What Happened: Local and international beauty brands are eyeing short-video app Douyin for growth in China.
According to data intelligence platform Feigua, the overall gross merchandise value (GMV) of beauty brands on Douyin has exceeded $10.6 billion (76.6 billion RMB). Notably, L’Oréal topped a ranking of brand sales in the first half of the year, hitting a GMV of 1 billion RMB ($140 million). The French cosmetics brand is expected to surpass a GMV of 2 billion RMB ($278 million) by the end of 2023.
Among the top 10, domestic and global names are evenly distributed. Chinese beauty labels Hanshu and Proya claimed second and fourth place, respectively, on the list — beating global giants Estée Lauder, Lancôme, and Helena Rubenstein.
The Jing Take: Douyin is the nation’s newest retail battleground, reshuffling China’s beauty landscape. Both established companies and upstarts are learning how to leverage the platform and conquer the hearts of its users. Though local players have the home advantage, it’s clear that international brands are actively fighting to grow their market share.
Take L’Oréal, the winner of Douyin’s beauty category, for instance. The brand officially joined Douyin’s e-commerce business in May 2021. Through Douyin’s Super Product Day, L’Oréal secured a total GMV of $3.4 million (22 million RMB) within a week. Meanwhile, a single livestream session in collaboration with homegrown star Zhu Zixiao garnered a GMV of over $2.2 million (16 million RMB).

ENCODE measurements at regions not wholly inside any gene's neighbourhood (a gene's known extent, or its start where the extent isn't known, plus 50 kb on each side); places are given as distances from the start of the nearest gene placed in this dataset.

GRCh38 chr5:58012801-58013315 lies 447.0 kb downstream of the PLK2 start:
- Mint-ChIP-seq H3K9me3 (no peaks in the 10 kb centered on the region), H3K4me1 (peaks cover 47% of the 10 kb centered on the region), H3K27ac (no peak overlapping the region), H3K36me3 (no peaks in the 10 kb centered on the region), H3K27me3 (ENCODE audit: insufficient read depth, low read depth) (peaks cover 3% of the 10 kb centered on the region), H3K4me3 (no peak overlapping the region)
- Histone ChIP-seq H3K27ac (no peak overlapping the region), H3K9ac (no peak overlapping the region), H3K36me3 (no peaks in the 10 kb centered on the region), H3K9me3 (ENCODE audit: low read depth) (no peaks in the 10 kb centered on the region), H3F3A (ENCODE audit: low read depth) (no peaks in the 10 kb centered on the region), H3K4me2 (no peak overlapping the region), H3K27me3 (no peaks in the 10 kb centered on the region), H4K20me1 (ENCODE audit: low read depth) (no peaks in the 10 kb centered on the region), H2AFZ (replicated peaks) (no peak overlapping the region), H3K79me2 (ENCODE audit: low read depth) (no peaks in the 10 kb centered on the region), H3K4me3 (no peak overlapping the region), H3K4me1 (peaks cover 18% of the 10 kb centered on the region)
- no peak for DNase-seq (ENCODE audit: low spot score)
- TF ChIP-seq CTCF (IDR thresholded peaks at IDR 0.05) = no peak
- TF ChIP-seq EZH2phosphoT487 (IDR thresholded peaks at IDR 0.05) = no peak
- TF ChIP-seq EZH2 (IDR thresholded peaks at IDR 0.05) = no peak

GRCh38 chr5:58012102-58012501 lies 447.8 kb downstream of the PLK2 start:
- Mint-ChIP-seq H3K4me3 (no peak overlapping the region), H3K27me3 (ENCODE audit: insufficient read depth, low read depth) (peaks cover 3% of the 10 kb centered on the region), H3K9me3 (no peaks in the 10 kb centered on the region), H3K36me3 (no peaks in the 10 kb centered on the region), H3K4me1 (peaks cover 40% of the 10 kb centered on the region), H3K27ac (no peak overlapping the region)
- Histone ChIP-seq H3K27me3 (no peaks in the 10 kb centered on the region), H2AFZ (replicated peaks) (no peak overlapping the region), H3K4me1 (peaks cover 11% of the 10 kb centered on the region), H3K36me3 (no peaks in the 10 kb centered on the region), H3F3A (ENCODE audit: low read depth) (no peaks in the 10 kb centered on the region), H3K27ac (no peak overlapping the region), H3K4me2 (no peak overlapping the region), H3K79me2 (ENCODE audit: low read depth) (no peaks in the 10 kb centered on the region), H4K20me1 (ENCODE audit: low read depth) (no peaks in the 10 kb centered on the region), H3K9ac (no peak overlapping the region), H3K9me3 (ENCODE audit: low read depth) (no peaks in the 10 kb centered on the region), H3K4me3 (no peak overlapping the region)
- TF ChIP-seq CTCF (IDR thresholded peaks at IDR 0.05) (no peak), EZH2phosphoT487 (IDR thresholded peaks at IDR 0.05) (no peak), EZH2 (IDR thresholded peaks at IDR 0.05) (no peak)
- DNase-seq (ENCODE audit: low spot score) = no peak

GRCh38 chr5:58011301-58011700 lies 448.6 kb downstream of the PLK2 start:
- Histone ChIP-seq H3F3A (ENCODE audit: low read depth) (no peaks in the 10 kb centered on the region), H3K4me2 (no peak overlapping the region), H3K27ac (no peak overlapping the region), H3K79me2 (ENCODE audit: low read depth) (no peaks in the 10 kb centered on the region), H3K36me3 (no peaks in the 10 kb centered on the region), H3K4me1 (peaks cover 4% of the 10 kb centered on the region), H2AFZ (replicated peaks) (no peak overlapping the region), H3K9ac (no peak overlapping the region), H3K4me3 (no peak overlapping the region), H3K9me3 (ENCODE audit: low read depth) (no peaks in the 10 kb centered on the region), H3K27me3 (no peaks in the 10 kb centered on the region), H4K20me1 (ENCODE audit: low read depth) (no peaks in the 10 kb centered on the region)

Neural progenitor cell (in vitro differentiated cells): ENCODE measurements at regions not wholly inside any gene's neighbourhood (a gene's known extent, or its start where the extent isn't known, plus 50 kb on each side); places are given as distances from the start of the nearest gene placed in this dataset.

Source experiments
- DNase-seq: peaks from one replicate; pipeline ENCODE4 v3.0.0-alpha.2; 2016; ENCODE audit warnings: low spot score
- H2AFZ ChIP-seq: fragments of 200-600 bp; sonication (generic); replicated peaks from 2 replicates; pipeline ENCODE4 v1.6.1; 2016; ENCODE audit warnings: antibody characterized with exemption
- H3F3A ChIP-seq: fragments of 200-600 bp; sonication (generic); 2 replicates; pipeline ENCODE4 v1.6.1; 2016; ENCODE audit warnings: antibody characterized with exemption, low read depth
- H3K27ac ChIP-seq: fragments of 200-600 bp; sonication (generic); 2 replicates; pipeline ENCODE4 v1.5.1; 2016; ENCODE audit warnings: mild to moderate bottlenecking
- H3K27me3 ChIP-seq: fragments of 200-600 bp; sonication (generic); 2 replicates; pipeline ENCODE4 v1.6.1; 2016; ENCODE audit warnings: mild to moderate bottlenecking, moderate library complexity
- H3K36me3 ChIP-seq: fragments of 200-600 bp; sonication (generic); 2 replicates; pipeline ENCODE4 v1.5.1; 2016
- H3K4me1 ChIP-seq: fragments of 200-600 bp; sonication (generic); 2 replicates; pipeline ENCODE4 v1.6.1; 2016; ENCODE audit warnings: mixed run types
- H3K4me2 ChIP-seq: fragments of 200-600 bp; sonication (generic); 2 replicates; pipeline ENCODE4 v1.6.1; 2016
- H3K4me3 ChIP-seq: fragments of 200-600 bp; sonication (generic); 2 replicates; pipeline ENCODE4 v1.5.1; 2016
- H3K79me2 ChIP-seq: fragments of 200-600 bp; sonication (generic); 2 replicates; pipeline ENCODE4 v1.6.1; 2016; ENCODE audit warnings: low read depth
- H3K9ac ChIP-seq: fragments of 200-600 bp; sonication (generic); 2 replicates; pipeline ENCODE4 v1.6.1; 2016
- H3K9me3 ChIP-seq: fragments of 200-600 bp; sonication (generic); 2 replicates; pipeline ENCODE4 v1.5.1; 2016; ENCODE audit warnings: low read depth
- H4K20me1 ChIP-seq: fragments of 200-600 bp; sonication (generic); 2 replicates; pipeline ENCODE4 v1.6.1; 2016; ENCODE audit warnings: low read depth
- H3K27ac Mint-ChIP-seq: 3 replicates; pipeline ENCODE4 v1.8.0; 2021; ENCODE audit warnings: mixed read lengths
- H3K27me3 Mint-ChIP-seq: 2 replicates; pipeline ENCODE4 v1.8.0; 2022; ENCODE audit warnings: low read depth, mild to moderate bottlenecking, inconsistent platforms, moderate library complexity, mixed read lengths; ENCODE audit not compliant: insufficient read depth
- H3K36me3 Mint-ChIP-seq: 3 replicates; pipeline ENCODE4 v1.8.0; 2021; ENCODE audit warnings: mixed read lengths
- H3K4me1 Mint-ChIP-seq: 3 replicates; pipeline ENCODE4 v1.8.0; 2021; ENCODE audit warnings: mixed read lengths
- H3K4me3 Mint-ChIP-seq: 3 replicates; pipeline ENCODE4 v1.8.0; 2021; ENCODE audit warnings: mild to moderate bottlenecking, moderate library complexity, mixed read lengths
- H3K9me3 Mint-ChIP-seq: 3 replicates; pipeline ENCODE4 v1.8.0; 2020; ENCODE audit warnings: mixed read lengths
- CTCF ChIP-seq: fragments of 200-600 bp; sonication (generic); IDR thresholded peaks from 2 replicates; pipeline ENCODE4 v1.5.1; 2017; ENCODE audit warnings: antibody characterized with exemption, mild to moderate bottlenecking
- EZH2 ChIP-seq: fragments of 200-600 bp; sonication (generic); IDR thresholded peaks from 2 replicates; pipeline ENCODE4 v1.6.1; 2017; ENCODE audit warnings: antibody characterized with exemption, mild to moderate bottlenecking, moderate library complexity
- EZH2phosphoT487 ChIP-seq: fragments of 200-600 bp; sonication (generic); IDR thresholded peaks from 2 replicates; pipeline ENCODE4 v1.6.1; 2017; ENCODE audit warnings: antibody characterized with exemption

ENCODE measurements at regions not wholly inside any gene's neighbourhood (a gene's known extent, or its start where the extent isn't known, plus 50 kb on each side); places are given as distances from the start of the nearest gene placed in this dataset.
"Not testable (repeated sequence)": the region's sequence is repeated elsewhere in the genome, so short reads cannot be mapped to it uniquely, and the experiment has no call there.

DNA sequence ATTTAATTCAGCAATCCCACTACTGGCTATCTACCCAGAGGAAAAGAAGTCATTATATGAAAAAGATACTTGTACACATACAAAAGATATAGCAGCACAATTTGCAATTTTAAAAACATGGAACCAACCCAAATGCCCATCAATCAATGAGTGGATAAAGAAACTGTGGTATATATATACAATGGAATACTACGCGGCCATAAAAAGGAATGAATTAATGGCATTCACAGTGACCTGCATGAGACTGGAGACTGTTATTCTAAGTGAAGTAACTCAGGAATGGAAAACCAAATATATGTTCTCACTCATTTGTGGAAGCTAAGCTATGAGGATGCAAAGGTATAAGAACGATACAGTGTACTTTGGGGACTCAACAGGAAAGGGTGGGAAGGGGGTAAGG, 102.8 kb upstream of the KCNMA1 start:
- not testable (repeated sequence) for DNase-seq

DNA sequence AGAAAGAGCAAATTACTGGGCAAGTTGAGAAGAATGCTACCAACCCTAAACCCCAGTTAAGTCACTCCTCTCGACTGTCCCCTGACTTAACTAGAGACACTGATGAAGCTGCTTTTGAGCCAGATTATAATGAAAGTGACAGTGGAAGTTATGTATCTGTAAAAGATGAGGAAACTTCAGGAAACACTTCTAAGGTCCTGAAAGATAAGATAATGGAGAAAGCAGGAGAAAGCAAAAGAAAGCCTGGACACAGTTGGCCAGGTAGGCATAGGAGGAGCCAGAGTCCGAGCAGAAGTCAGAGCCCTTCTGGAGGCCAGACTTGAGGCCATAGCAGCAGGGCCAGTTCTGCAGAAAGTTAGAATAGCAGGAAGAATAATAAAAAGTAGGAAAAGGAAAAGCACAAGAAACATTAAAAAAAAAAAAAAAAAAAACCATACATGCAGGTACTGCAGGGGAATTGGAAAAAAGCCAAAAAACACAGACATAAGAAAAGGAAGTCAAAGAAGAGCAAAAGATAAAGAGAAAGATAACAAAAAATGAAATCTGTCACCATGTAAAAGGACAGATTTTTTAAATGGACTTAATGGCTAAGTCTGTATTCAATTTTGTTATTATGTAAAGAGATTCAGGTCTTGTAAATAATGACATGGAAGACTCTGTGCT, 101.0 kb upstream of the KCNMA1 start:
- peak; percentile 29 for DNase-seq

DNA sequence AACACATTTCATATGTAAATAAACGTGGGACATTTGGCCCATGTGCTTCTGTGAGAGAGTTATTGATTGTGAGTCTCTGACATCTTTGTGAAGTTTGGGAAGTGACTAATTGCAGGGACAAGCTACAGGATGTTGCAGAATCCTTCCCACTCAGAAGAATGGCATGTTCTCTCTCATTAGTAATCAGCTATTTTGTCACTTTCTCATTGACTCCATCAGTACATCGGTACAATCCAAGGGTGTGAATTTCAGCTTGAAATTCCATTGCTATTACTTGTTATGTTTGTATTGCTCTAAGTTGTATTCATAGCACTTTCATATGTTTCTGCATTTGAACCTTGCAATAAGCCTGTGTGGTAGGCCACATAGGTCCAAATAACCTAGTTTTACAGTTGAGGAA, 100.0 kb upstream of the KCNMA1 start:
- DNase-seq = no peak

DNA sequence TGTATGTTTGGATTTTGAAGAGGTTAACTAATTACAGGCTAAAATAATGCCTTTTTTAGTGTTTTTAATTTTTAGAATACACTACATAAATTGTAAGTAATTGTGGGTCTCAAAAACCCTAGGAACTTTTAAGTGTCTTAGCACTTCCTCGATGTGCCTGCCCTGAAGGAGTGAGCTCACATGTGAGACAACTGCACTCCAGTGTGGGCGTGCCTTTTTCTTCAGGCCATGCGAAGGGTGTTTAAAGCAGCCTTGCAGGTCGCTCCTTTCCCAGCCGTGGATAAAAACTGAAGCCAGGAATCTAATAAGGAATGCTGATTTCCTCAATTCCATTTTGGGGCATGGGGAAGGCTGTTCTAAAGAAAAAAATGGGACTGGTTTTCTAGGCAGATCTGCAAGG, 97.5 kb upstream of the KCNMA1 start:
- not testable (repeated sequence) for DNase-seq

With the rise of China’s Gen Z, social platforms like Douyin are becoming pivotal channels for brands to close the loop in digital commerce, from marketing to potential shoppers to directly selling to them.
L’Oréal collaborates with roughly 800 to 1,500 Douyin KOLs every month, ranging from mega influencers with over 5 million followers to small-to-medium key opinion consumers, to promote its products and livestreaming sessions. In the first half of 2022, L’Oréal’s Douyin GMV exceeded $33 million (238 million RMB). This year, the beauty giant has quadrupled this number, indicating the huge potential of the short-video platform.
In 2021, e-commerce drove as much as 80 percent of L’Oreal’s revenue in China. Taobao accounted for half of e-commerce sales, followed by JD.com at 15 percent, WeChat at 8 percent, and Douyin and other online channels at about 7 percent.
If this momentum continues, it won’t take long for Douyin to become one of the major growth drivers for L’Oréal. However, whether the French house can maintain its number one position while others vie for dominance on the app is another story.
The Jing Take reports on a piece of the leading news and presents our editorial team’s analysis of the key implications for the luxury industry. In the recurring column, we analyze everything from product drops and mergers to heated debate sprouting on Chinese social media.